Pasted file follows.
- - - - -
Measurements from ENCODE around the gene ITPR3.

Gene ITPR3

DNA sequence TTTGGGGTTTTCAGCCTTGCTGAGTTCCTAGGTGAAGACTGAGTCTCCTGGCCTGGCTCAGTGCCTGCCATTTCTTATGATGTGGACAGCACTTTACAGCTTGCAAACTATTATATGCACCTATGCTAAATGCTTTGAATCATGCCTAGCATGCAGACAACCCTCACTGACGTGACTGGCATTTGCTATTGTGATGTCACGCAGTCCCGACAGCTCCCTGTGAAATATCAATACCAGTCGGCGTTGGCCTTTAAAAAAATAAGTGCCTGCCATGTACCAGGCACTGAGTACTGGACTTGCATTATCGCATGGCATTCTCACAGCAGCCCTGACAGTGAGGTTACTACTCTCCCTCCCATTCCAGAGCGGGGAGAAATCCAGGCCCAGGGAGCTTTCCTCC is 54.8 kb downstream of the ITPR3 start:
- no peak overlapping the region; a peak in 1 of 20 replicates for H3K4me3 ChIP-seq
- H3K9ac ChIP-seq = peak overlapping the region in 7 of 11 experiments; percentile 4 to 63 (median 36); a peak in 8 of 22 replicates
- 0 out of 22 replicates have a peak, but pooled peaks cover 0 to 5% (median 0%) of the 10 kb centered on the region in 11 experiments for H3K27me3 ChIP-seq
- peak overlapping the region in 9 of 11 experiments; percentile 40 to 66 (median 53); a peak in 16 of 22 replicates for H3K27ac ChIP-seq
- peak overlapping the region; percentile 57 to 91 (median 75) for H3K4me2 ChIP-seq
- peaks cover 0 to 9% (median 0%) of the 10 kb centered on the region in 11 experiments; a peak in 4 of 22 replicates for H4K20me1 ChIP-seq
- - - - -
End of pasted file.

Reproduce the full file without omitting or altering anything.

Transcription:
Measurements from ENCODE around the gene ITPR3.

Gene ITPR3

DNA sequence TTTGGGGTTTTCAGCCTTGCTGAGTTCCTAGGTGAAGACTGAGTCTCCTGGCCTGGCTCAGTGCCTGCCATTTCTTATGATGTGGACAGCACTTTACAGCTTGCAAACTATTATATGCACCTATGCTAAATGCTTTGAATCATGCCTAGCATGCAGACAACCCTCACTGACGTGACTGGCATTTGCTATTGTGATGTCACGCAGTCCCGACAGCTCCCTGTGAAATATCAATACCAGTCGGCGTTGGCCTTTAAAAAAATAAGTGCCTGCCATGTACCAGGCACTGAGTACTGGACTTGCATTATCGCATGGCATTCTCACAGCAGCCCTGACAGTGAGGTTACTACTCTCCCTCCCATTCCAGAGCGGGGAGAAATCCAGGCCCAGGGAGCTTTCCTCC is 54.8 kb downstream of the ITPR3 start:
- no peak overlapping the region; a peak in 1 of 20 replicates for H3K4me3 ChIP-seq
- H3K9ac ChIP-seq = peak overlapping the region in 7 of 11 experiments; percentile 4 to 63 (median 36); a peak in 8 of 22 replicates
- 0 out of 22 replicates have a peak, but pooled peaks cover 0 to 5% (median 0%) of the 10 kb centered on the region in 11 experiments for H3K27me3 ChIP-seq
- peak overlapping the region in 9 of 11 experiments; percentile 40 to 66 (median 53); a peak in 16 of 22 replicates for H3K27ac ChIP-seq
- peak overlapping the region; percentile 57 to 91 (median 75) for H3K4me2 ChIP-seq
- peaks cover 0 to 9% (median 0%) of the 10 kb centered on the region in 11 experiments; a peak in 4 of 22 replicates for H4K20me1 ChIP-seq